Wi-Fi flaw means every modern network and device is vulnerable to hack

Independent

Every modern Wi-Fi network, and every device that has connected to one, could potentially have been hacked after a huge breach, researchers have said. If the breach – known as Krack – is used, then it can give access to almost everything that has been sent over the network. Any device that used that same network could potentially have been hit by the problem.

"This can be abused to steal sensitive information such as credit card numbers, passwords, chat messages, emails, photos, and so on," wrote security researcher Mathy Vanhoef, whose work was noted by the US government. "The attack works against all modern protected Wi-Fi networks." Mr Vanhoef also noted that almost every modern computer, phone and even fridge could be hit by the attack. "Note that if your device supports Wi-Fi, it is most likely affected," he wrote on a page devoted to the vulnerability.

And almost anything that's sent over an affected network could be read. Some technologies like HTTPS make it far harder to read what's being sent over a network – but even that has been "bypassed in a worrying number of situations", wrote Mr Vanhoef. On that same page, he issued a plea to the companies who make the devices to issue a patch to fix it as soon as possible. He said that users should install them as soon as they're available.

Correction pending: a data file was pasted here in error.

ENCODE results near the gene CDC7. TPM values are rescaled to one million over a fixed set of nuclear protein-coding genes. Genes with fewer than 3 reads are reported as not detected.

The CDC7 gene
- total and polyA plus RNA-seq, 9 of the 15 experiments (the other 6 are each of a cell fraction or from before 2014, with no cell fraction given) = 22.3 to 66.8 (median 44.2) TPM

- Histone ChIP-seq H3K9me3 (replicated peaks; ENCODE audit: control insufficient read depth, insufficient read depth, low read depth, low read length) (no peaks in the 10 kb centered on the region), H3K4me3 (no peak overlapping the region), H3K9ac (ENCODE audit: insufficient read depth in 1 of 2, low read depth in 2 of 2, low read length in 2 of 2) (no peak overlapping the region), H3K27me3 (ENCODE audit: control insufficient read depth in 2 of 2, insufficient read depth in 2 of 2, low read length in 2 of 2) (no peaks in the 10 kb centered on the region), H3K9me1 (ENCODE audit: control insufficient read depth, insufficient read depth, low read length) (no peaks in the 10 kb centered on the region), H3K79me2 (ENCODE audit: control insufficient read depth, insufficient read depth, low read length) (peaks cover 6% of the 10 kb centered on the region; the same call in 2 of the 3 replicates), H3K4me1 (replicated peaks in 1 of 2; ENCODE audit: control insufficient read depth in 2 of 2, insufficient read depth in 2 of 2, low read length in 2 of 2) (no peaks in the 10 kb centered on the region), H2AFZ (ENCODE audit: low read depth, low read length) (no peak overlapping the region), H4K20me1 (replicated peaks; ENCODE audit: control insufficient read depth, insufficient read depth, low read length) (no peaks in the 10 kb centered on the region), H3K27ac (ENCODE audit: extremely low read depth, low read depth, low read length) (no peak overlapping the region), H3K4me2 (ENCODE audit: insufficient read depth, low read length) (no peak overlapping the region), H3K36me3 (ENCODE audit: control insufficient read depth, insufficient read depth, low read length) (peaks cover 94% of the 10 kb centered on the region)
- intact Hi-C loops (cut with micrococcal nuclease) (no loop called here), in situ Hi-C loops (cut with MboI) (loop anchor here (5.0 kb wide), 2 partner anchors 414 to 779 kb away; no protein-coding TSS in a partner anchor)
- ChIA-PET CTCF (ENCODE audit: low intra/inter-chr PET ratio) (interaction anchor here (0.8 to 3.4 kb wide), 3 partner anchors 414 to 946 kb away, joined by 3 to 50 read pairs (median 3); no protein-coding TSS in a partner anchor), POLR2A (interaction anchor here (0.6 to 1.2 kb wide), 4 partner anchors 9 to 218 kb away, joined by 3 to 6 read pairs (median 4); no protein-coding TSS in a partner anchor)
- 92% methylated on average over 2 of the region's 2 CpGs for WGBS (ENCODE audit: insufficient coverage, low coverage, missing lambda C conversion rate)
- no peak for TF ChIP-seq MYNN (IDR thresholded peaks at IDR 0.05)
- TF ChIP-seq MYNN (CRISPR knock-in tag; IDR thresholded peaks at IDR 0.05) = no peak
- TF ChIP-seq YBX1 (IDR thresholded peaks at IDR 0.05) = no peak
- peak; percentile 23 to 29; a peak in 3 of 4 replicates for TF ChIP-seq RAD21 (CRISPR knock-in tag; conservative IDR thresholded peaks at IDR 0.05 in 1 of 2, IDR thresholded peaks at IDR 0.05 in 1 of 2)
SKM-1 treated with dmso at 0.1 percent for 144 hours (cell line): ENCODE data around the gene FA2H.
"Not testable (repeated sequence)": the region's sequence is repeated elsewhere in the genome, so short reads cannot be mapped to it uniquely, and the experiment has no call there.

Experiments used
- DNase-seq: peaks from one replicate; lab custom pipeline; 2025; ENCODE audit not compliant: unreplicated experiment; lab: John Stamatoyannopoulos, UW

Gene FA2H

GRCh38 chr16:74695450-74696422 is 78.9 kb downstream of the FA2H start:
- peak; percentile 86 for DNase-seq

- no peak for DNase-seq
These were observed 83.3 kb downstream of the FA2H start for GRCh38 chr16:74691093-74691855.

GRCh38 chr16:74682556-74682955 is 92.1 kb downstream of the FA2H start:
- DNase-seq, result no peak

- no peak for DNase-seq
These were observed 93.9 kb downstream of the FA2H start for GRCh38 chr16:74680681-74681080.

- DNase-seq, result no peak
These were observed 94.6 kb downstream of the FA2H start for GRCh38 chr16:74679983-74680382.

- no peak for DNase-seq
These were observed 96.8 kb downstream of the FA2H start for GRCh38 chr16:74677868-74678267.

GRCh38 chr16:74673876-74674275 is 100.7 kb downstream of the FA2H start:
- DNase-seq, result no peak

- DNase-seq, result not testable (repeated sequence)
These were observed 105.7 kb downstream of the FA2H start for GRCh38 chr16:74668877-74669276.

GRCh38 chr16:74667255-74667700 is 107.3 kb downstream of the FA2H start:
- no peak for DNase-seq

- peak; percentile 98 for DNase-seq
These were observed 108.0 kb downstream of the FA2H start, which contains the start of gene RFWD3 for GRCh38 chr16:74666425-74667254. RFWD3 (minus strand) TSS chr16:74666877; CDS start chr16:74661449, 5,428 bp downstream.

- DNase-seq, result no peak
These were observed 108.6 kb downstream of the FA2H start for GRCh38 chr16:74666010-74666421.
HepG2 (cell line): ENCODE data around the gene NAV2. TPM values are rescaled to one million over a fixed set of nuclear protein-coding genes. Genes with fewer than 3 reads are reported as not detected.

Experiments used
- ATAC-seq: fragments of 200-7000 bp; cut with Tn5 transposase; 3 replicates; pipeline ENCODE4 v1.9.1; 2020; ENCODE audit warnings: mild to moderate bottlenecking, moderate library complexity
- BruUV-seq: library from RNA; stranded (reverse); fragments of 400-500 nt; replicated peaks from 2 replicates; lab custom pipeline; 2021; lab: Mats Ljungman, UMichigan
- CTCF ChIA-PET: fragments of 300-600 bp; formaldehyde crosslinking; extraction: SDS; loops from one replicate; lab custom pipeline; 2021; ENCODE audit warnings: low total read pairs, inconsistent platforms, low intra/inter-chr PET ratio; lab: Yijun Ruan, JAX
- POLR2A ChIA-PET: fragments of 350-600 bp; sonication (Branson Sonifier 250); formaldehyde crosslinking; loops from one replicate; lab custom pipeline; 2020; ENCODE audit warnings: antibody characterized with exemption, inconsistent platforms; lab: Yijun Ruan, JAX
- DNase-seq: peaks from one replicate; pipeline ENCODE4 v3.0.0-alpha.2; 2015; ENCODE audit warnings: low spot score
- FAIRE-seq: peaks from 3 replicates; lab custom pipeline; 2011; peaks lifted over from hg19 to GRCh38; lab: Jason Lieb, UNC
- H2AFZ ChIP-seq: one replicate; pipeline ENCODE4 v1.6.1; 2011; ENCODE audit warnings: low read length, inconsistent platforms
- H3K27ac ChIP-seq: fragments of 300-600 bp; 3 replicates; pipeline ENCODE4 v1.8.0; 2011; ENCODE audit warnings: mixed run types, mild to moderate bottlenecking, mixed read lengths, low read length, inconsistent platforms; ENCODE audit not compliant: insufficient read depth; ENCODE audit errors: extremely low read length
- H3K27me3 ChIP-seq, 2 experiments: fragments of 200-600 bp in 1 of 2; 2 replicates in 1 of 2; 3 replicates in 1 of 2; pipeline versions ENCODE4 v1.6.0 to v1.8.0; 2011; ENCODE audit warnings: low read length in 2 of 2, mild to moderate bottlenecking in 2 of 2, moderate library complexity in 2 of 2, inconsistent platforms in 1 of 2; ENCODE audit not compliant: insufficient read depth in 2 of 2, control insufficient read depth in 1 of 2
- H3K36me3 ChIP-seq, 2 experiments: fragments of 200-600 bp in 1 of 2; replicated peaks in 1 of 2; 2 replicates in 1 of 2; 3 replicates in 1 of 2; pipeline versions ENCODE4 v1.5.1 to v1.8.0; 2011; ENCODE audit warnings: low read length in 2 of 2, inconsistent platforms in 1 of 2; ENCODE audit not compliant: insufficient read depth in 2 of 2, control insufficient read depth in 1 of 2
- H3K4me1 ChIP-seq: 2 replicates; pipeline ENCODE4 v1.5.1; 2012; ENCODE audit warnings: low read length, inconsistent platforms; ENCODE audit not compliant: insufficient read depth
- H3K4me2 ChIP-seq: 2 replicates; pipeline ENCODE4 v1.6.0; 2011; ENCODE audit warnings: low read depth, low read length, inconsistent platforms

Vendors were told about the problems around July and August, according to Mr Vanhoef. Some updates have already been pushed out. Android phones are likely to be the most damaged by the attack. Not only are they already particularly vulnerable, they are also incredibly slow to receive updates – meaning that the patch could take a while to arrive, which is especially concerning now that the exploit is public.

The "Krack" attack works by exploiting the "handshake" that a WiFi network and a device give to each other when the latter wants to join. Usually, the two decide on an encryption key for all future traffic, meaning that each device will only be able to read data if it has that key. But researchers have found that process can be tricked, by giving the victim a key that's already in use and so allows someone to decrypt and read any of the messages that are being sent over the network.

"Currently, all modern protected Wi-Fi networks use the" specific kind of handshake that is liable to attack, wrote Mr Vanhoef. "This implies all these networks are affected by (some variant of) our attack", he wrote, noting that it didn't simply apply to any one form of Wi-Fi Protected Access in particular. But he notes that it's very possible to patch up the problem, and that devices will go on working as they did before. It's for that reason that he urges everyone to update their software as soon as possible.

Other than that, there is very little that normal people can do about the problem. Changing your WiFi password will make no difference, for instance, since the attack doesn't use that password. It's not clear whether the attack has already been used, though the chance of that is now much higher since the exploit is public. "We are not in a position to determine if this vulnerability has been (or is being) actively exploited in the wild," Mr Vanhoef writes on the page.

But he notes that the behaviour could actually happen by accident, as the result of a bug.